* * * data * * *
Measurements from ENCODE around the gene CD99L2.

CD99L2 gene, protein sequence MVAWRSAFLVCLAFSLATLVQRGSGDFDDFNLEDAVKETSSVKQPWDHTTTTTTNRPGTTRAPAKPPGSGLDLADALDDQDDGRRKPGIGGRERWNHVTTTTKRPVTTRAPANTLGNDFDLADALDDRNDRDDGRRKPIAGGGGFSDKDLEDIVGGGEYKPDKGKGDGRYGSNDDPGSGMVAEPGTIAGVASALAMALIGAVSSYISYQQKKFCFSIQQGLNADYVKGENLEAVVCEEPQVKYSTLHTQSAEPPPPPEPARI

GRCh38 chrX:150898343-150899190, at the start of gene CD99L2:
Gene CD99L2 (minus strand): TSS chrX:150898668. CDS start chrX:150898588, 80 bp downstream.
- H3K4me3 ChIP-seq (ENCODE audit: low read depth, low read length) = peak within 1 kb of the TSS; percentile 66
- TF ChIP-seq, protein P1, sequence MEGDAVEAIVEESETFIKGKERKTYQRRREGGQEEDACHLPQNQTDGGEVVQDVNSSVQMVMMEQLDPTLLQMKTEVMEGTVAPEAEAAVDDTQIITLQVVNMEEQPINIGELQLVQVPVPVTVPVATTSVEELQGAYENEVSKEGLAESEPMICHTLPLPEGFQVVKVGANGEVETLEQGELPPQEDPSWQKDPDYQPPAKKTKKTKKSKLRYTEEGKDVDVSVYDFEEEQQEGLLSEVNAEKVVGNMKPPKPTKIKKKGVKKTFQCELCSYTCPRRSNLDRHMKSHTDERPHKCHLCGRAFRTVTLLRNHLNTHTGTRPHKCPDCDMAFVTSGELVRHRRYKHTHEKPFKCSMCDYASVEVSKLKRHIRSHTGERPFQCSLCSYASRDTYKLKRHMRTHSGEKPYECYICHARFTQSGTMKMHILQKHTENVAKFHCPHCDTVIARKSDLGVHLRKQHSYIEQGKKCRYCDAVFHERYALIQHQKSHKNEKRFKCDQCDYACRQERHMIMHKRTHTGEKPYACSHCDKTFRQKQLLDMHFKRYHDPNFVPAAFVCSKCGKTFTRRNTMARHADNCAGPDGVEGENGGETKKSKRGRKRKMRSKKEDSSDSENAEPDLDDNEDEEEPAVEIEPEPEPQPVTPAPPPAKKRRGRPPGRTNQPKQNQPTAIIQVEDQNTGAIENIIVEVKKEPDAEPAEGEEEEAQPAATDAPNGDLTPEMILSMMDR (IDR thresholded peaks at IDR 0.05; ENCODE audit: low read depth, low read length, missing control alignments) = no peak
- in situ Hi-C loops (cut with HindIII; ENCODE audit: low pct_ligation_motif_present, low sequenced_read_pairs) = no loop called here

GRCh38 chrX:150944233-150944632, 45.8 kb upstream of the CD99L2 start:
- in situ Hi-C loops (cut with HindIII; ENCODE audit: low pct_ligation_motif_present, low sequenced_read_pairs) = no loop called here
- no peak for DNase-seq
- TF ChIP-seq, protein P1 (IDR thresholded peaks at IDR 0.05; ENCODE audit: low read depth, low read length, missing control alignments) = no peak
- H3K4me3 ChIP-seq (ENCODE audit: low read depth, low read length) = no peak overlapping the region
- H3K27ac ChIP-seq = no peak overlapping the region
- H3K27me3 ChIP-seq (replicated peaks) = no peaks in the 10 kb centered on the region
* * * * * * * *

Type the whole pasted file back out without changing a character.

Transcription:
Measurements from ENCODE around the gene CD99L2.

CD99L2 gene, protein sequence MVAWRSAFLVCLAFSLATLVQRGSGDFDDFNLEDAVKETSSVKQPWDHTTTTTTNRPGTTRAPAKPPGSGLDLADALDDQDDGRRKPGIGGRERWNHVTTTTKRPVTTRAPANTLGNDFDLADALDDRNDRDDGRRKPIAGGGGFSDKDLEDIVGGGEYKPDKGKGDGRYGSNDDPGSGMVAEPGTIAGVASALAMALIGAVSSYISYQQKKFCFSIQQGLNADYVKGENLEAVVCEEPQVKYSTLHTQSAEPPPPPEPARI

GRCh38 chrX:150898343-150899190, at the start of gene CD99L2:
Gene CD99L2 (minus strand): TSS chrX:150898668. CDS start chrX:150898588, 80 bp downstream.
- H3K4me3 ChIP-seq (ENCODE audit: low read depth, low read length) = peak within 1 kb of the TSS; percentile 66
- TF ChIP-seq, protein P1, sequence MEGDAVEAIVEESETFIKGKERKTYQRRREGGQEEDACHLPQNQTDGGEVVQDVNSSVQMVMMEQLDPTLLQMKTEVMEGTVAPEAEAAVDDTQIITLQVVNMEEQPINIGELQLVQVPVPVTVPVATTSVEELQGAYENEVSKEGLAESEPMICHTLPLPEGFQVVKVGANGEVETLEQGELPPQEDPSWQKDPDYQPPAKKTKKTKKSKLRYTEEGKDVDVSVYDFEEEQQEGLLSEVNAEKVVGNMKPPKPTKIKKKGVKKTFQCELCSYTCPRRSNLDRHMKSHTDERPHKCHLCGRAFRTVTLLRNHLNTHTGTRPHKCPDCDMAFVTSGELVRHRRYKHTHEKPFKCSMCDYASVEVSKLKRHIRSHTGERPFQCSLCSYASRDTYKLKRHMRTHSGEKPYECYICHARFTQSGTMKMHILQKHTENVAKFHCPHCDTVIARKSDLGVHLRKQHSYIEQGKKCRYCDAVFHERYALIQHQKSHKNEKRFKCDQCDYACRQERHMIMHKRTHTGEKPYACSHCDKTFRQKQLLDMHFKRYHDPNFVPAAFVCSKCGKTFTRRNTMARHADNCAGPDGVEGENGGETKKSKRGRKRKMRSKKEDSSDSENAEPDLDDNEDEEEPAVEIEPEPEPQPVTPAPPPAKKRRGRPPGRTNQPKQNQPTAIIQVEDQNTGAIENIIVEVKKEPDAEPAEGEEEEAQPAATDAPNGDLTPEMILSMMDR (IDR thresholded peaks at IDR 0.05; ENCODE audit: low read depth, low read length, missing control alignments) = no peak
- in situ Hi-C loops (cut with HindIII; ENCODE audit: low pct_ligation_motif_present, low sequenced_read_pairs) = no loop called here

GRCh38 chrX:150944233-150944632, 45.8 kb upstream of the CD99L2 start:
- in situ Hi-C loops (cut with HindIII; ENCODE audit: low pct_ligation_motif_present, low sequenced_read_pairs) = no loop called here
- no peak for DNase-seq
- TF ChIP-seq, protein P1 (IDR thresholded peaks at IDR 0.05; ENCODE audit: low read depth, low read length, missing control alignments) = no peak
- H3K4me3 ChIP-seq (ENCODE audit: low read depth, low read length) = no peak overlapping the region
- H3K27ac ChIP-seq = no peak overlapping the region
- H3K27me3 ChIP-seq (replicated peaks) = no peaks in the 10 kb centered on the region